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Bug Location with Squish Coco 3.4

Locating a software failure can be a tenuous and a time intensive operation due to the fact of the explosion of the source code size and their test suite. Also the complexity of some software imposes an organization in which the test team is separated from the development teams. In this condition, it is generally difficult to find with a simple test report the code parts responsible for a bug. A common way to facilitate the correction is to provide additional information like code dumps, execution traces, screen shots…
Code coverage metrics can also be provided. This metrics consists of recording if a source code item was executed or not. This is less precise that execution traces, but it has the advantage that this information is always available for the project on which it is also used to measure the quality of the code.
One way to use this information, is to compare a failed with a passed test. As explained in a previous post, the difference in the executed code can give a hint to the location of the bug. But on huge project with a lot of tests it is difficult to choose the pertinent tests and there is no guarantee that the failed test is executing more code as the passed tests.

A better approach is to process all coverage data globally with an algorithm which scans the execution of all passed and failed tests. I present here the philosophy of it as implemented in Squish Coco v3.4.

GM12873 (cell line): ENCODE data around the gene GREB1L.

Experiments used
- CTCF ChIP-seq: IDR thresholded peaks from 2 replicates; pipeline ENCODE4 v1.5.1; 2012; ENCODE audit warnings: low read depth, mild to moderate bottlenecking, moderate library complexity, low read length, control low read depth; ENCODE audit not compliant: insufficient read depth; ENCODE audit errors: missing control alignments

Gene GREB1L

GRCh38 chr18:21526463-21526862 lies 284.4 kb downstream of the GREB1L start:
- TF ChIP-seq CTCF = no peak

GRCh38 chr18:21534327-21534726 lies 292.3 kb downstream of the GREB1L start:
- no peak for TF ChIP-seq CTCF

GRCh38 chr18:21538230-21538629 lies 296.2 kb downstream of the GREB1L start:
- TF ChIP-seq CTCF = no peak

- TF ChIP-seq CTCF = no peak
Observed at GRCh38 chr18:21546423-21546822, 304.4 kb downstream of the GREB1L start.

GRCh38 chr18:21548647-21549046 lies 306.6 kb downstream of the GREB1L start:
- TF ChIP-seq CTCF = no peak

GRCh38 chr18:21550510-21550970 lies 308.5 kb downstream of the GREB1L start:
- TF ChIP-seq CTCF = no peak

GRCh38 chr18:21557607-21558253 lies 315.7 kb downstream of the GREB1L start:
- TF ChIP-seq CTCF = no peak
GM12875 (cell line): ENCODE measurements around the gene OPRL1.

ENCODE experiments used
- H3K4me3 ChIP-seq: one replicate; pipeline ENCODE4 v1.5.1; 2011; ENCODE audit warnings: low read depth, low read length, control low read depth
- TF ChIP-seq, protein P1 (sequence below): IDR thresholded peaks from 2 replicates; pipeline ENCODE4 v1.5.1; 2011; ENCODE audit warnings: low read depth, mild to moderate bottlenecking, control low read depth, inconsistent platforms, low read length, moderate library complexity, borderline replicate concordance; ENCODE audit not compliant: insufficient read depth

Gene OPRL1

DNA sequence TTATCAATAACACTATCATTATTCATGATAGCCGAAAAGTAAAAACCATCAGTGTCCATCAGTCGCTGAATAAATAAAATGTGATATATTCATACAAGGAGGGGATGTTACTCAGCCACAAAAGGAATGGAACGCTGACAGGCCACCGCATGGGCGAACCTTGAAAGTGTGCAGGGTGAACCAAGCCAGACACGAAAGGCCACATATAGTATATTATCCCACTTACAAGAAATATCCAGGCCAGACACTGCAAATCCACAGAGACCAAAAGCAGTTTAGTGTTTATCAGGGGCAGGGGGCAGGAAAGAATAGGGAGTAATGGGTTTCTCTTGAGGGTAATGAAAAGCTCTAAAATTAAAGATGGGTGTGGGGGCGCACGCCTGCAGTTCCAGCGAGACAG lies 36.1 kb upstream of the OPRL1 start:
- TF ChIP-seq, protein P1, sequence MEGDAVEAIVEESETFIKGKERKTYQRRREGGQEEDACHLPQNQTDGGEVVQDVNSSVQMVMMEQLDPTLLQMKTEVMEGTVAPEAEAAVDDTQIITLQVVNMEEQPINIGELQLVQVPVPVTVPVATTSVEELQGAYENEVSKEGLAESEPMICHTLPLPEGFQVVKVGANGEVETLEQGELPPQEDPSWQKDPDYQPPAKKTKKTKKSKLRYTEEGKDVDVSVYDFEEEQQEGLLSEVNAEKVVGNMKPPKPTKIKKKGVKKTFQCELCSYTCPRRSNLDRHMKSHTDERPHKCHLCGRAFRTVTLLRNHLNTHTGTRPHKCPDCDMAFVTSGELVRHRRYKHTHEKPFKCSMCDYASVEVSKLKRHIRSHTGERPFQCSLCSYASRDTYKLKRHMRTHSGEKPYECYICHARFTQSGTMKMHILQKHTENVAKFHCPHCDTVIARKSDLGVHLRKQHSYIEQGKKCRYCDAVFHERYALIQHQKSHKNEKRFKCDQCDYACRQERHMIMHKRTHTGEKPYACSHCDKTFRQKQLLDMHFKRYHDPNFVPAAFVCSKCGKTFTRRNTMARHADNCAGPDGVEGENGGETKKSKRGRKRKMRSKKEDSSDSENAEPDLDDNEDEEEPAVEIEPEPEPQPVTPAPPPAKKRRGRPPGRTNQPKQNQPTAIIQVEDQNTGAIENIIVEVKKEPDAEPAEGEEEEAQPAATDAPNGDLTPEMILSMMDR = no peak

How does it work?

The Concept

Instructions in a program are have a strong dependency and removing or moving an instruction generally modifies its behavior. completely.  Some groups of instructions cannot be dissociated when observing the code coverage. This is the case for blocks of sequential instructions. Instead of analyzing each the instrumented line separately we group them together into classes of equivalence. Two instrumented lines are considered equivalent if they are executed by the same set of tests. Grouping the instrumented lines together does not only permit to better present the result of computation, but also permits to consider it as independent regarding the theory of the probability.

To locate a bug, we simply simulate the behavior of a human been searching for a single error present in the source code through a stochastic process that goes from source code lines to source code lines. After each step the process tries to jump to the next better error candidate. After an infinite time, we can then look on the probability that a source code line was chosen as the best location of the failure.

To initiate the process, any covered source code line should be selected. Then we select another instrumented source code line with the following rules:

  1. Choose any test execution which is covering the current line.
  2. Then choose the next source line candidate as followings:
  1. If the test was passed, the failure is not expected to be in the source lines executed by the choose test. So select any instrumented line that is not executed by this test.
  2. If the test was failing, select any source code line that is executed by this test.

We repeat this process until a set of pertinent source code lines are identified.

A trivial sample

Let have a try with a trivial sample, an inverter code:

float inv( float x )
  if ( x != 0 )
    x = 1 * x ; // <- here is the bug
    x = 0;
  return x;

The bug itself is easy to understand, a multiplication is used instead of a division.

Our test suite is:

Name Test State
INV(0) inv(0) == 0 Passed
INV(1) inv(1) == 1 Passed
INV(2) inv(2) == 0.5 Failed
INV(3) inv(3) == 0.3333333 Failed
INV(4) inv(4) == 0.25 Failed